According to ICIS, the prices of both colourless bottles and post-consumer flakes reached a “record high” for the European market this month due to the ongoing challenges of COVID-19 and supply chain tensions.

ICIS says that the northwest European prices for post-consumer bottle prices has risen over €200 per tonne in January, with flake prices rising €150 per tonne compared to December 2021. Currently, colourless flake prices are between €1,600 and €1,700 per tonne, with some higher price requests reported – although these can be considered exceptions, ICIS adds, as there is a lack of clarity on whether the flakes were actually purchased at this price.

The escalation in prices brings northwest European prices in line with southern, central, and eastern Europe. These are the reportedly the highest prices observed by ICIS since it first began reported on the figures in 2006.

There are several challenges complicating the supply, demand, and price of recycled PET.

The European Union (EU) will require PET bottles to contain at least 25% recycled plastic from 2025 and at least 30% from 2030, while companies including PepsiCo and Britvic have pledged to eliminating all virgin plastic from bottles sold on European markets by 2022. This means that demand for post-consumer flakes is high, but the supply is somewhat more unstable.

The global supply chain crisis has been compounded by COVID-19 bringing production to a halt, as well as extreme weather events, shipping delays, a shortage of shipping containers, and a number of Force Majeures statements. Speaking to Packaging Europe last year, Renato Zelcher, president of EuPC, suggested that “more than 90% of the players in all [EU] member states have been negative affected by this situation”, adding that while there were signs of improvement, supply remained uncertain enough that some companies have had to halt production because of a lack of materials or to avoid passing price rises along the value chain.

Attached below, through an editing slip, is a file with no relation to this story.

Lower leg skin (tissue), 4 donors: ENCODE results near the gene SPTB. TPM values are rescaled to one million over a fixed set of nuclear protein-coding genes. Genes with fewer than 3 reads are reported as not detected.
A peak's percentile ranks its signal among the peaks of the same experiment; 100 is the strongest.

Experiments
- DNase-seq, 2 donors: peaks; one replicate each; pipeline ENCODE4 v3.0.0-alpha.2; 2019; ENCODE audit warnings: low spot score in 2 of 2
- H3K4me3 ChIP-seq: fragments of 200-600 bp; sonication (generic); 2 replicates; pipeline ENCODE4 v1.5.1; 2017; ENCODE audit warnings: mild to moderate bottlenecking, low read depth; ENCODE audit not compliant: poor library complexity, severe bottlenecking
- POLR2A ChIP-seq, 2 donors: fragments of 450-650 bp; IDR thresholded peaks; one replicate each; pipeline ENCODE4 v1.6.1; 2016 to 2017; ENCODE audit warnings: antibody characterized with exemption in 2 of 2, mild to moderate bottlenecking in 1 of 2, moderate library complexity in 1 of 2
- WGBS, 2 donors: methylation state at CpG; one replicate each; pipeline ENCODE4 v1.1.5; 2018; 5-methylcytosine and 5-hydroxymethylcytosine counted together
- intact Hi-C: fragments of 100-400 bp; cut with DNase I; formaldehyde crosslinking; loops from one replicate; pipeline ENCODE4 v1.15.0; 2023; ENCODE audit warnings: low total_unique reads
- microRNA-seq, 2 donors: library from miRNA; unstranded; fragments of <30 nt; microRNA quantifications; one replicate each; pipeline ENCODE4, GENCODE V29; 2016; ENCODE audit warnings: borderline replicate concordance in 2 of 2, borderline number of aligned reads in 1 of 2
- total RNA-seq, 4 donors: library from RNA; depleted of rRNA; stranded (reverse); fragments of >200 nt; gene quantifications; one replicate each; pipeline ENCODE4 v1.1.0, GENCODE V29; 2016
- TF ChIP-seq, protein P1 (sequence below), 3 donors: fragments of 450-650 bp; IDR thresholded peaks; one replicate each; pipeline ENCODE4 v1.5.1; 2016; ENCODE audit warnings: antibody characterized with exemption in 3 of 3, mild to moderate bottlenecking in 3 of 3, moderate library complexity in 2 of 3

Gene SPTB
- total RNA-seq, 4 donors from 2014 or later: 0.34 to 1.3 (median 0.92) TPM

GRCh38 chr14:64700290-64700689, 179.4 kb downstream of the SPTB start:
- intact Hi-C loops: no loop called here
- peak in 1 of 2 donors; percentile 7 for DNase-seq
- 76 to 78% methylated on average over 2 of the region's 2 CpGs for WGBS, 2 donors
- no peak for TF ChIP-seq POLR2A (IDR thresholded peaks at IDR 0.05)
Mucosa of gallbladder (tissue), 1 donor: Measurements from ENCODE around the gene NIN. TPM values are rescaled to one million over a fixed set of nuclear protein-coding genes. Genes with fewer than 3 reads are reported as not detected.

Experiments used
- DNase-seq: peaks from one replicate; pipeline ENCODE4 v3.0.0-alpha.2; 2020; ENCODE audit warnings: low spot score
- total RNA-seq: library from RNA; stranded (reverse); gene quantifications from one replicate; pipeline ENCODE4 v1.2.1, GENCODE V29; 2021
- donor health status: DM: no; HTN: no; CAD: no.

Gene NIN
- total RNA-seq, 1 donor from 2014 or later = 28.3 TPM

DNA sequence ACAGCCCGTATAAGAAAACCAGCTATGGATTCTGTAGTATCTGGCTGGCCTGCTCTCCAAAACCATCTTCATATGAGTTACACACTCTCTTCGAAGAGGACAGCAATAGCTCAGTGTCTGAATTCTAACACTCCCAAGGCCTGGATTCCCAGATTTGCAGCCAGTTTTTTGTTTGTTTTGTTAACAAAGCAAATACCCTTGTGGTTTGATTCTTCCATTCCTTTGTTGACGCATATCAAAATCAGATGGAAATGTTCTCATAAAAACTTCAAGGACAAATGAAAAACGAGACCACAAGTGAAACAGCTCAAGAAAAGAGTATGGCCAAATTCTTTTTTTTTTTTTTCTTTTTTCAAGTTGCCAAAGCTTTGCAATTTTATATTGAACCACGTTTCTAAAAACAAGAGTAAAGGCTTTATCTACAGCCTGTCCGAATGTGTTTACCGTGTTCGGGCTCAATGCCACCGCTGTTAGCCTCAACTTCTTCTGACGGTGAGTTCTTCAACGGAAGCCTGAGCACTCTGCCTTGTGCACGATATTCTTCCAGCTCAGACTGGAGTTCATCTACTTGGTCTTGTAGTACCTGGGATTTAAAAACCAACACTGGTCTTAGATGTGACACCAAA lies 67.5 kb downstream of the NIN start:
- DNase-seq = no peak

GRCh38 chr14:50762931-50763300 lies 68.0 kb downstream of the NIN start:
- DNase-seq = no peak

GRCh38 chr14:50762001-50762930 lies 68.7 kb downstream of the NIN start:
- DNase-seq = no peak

In addition, key players from the European beverage industry put out a statement in December 2021 calling for the European Commission to introduce a mandatory ‘first refusal’ policy to encourage a closed loop, bottle-to-bottle recycling system. The group claimed that high-quality, food grade rPET was being used for non-food contact products, such as toys and clothes, which it considers downcycling and a threat to the beverage industry’s circularity targets.

Existing EU legislation, such as the Single Use Packaging Direction (SUPD), has also come under fire for a lack of harmony across member states. EuPC notes that some countries had failed to establish clear national rules on single-use plastic and that an uneven rollout risked fragmenting the single market. As such, both companies and governments face increasing pressure and scrutiny with the tightening of rules on packaging types, with suggestions that there is not enough support in place to feasibly meet targets.

It is difficult to predict how long these challenges will continue for, with some changes to the supply chain potentially being permanent. The ICIS acknowledges that many companies are taking a cautious ‘wait and see’ response, with changes to the situation perhaps not becoming obvious until Q2 of 2022.